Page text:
Entrees included a luscious green curry with beef, and a tangy, robust red curry with BBQ duck served in a pineapple. The curries at Mango Tree are creamy, with bold, rich flavors. They were perhaps the thickest of the innumerable curries enjoyed during a month spent in Thailand, and all throughout the country, different regions and restaurants offer unique takes on these classic Thai staples.

For consistency’s sake, Mango Tree actually has a factory in Thailand where they produce all of their curry pastes. These are then shipped across the world to their restaurants, at which point the local chefs will add all of the fresh produce, meats and other ingredients.

The meal ended with mango sticky rice draped in a sugary coconut sauce. Compared to other versions we had, this offered more intense flavors, the rice saltier, the sauce sweeter. The mango was impossibly fresh and juicy. It was delicious.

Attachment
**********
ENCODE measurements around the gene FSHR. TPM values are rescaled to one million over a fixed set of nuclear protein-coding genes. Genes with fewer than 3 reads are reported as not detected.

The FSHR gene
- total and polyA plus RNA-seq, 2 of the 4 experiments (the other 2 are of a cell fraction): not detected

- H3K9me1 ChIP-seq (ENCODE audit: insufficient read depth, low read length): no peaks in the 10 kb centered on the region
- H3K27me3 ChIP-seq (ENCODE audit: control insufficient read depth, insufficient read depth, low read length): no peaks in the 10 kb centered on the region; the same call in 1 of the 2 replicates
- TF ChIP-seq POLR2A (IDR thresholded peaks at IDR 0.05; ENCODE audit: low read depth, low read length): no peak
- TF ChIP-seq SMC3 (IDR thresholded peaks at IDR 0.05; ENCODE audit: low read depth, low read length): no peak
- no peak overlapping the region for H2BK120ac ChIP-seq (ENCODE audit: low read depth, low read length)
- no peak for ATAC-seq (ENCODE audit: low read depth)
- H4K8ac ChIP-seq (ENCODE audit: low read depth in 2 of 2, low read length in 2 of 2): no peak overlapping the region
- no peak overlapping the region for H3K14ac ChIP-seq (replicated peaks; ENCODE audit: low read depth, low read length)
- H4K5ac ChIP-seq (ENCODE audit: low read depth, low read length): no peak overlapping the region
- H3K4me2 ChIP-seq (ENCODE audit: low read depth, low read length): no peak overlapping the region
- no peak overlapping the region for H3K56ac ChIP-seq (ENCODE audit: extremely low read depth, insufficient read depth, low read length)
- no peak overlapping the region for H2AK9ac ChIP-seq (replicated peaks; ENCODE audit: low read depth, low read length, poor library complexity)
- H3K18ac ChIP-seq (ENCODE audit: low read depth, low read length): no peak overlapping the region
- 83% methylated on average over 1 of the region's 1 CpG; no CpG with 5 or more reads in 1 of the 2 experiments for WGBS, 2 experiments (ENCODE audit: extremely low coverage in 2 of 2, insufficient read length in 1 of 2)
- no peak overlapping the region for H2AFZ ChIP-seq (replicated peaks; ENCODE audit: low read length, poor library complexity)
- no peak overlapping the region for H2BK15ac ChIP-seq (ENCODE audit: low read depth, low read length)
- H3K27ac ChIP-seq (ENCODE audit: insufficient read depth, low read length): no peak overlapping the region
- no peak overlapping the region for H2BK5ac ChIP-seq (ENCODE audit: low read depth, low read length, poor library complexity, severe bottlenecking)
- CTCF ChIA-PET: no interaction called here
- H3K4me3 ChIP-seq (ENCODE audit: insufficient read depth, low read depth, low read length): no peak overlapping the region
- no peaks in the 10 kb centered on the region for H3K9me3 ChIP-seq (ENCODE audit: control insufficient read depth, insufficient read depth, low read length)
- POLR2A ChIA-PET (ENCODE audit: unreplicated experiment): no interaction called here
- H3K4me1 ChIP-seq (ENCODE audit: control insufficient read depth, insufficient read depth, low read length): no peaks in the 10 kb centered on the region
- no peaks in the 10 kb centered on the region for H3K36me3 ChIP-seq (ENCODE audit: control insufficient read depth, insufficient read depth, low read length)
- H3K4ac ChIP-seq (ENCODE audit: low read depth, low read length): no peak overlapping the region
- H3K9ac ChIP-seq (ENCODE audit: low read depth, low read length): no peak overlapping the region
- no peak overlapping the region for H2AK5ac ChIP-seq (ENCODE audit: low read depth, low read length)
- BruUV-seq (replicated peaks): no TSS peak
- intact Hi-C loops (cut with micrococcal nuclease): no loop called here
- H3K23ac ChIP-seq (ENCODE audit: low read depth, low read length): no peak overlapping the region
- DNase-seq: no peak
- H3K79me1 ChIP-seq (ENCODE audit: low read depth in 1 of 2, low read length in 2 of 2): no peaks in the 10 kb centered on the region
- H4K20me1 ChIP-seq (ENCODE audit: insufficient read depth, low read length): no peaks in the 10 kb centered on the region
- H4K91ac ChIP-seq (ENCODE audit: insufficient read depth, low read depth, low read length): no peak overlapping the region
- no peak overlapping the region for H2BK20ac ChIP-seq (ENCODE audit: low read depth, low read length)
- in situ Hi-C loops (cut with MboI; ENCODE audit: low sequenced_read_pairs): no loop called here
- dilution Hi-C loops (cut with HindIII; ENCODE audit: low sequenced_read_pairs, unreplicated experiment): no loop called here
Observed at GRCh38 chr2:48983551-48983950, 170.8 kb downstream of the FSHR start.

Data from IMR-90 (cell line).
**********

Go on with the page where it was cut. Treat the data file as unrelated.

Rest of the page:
A great night cap for an evening spent experiencing the foods and the dedication to quality service which has seen Mango Tree quickly expand internationally, from London to Hong Kong, Tokyo to Dubai, now taking root in the U.S. as well. A second location is also on the way in Bangkok, in the prime real estate along the Chao Phraya river near the gorgeous temple and landmark Wat Arun.

Mango Tree DC in CityCenter

Richard Sandoval’s influence on the restaurant is immediate. The styling and setup, with its modern, sleek aesthetics and deep colors and hues calls to mind one of his many other D.C. restaurants. Yet, beyond offering advice on concepts and how to cater to the District crowd, he doesn’t have direct influence over the menu itself. Here, Chef de Cuisine Paul Kennedy is in charge.